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Food and Revolutionary Movements: The Black Panthers

Black Panther breakfast program started in 1968 in San Francisco (Photo by Ducha Dennis)
Did some interviews down at Occupy Wall Street last night and day, boy the hawk was out—southern slang for—crazy windy cold. I've been collecting materials for a book on the role of food in social movements. Despite what skeptics and opponents say, there is a very organized social movement going on that I would argue started with large numbers of unemployed students in various parts of Spain and then took root in lower Manhattan. What I saw can best be described as a very organized group of demonstrators with a movement that has a “Peoples kitchen” at its core and feeds thousands of people for free three or more times a day.  Food and social movements have a long history which I will discuss in the coming days.   During the 1960s and 1970s, the Black Panthers first launched organizing against police brutality and community empowerment efforts in poor African American neighborhoods in Oakland, California. As with the current movement, the media condemned the Panthers as crazy unemployed teenagers with no clear message. The Panthers developed a ten point platform for those cared to listen and understand the points guided their movement: WE WANT LAND, BREAD, HOUSING, EDUCATION, CLOTHING, JUSTICE, PEACE AND PEOPLE'S COMMUNITY CONTROL OF MODERN TECHNOLOGY. The Panthers Founder Huey Newton developed a free breakfast program for poor children as part of the Panthers’ many survival programs which provided community service in low income neighborhoods. In 1969 Newton said, “The Free Breakfast for School Children is about to cover the country and be initiated in every chapter and branch of tile Black Panther Party. This program was created because the Black Panther Party understands that our children need a nourishing breakfast every morning so that they can learn.” He went on to say, “It is a beautiful sight to see our children eat in the mornings after remembering the times when our stomachs were not full, and even the teachers in the schools say that there is a great improvement in the academic skills of the children that do get the breakfast. At one time there were children that passed out in class from hunger, or had to be sent home for something to eat. But our children shall be fed, and the Black Panther Party will not let the malady of hunger keep our children down any longer.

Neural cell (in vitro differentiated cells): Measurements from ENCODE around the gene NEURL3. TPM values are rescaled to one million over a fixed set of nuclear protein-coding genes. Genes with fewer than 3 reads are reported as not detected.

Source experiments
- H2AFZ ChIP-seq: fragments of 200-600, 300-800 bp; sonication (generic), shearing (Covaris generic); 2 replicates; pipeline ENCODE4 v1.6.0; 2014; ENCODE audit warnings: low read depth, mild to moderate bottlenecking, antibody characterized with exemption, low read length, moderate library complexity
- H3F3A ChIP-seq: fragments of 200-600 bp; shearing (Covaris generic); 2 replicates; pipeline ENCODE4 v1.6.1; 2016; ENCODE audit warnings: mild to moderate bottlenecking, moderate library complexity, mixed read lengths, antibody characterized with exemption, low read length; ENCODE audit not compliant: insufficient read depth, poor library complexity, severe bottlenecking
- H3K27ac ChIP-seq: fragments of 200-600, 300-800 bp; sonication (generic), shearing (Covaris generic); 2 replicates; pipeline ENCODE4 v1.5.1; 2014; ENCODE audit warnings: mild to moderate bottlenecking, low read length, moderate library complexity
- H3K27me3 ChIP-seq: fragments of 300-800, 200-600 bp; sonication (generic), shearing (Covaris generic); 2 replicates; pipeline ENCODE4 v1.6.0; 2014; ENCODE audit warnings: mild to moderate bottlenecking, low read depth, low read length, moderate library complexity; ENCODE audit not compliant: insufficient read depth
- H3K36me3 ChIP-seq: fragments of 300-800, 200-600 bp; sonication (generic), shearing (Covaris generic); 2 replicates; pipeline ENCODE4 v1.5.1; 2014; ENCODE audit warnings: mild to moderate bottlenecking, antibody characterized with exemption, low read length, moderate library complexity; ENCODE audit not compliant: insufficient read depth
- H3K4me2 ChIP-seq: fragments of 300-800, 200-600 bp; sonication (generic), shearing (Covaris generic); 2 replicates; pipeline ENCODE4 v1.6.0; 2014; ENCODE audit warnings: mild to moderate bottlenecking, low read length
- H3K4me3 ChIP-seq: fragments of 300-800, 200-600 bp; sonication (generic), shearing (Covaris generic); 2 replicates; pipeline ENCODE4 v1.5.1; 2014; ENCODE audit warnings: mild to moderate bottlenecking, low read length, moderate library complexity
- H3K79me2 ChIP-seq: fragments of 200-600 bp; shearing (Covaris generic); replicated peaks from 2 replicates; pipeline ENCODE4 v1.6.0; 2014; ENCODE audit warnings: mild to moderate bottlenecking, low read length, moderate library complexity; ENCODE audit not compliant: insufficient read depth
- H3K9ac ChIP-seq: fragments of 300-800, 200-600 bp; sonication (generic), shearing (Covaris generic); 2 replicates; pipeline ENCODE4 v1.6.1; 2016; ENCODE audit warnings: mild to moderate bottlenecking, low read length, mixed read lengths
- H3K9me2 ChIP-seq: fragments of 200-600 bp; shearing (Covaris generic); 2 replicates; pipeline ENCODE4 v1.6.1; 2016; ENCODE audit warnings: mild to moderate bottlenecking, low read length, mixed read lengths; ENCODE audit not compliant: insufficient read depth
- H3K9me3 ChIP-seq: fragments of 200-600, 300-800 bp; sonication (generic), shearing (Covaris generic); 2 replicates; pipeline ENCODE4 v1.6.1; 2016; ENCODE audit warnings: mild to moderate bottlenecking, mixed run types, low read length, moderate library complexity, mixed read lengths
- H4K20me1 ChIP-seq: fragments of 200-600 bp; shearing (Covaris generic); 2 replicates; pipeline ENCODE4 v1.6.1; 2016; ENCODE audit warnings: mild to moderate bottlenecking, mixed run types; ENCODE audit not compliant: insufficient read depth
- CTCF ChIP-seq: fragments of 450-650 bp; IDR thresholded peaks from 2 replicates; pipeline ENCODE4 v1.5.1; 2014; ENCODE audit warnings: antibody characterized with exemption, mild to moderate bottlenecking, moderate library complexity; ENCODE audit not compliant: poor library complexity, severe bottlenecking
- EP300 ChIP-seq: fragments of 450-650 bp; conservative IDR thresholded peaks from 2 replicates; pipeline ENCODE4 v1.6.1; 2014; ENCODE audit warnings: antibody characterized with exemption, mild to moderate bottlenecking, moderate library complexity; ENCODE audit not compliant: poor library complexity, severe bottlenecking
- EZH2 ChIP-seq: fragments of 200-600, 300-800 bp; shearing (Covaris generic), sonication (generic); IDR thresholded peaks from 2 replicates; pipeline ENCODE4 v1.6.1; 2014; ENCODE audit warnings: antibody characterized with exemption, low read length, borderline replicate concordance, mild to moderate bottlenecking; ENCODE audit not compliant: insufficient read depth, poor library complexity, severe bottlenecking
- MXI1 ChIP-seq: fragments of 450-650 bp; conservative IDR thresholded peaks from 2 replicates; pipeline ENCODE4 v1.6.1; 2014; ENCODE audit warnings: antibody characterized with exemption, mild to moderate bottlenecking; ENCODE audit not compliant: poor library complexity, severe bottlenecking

Feeding the Revolution in Colonial North America

New York's Cuban Diaspora and Bodegas as Eateries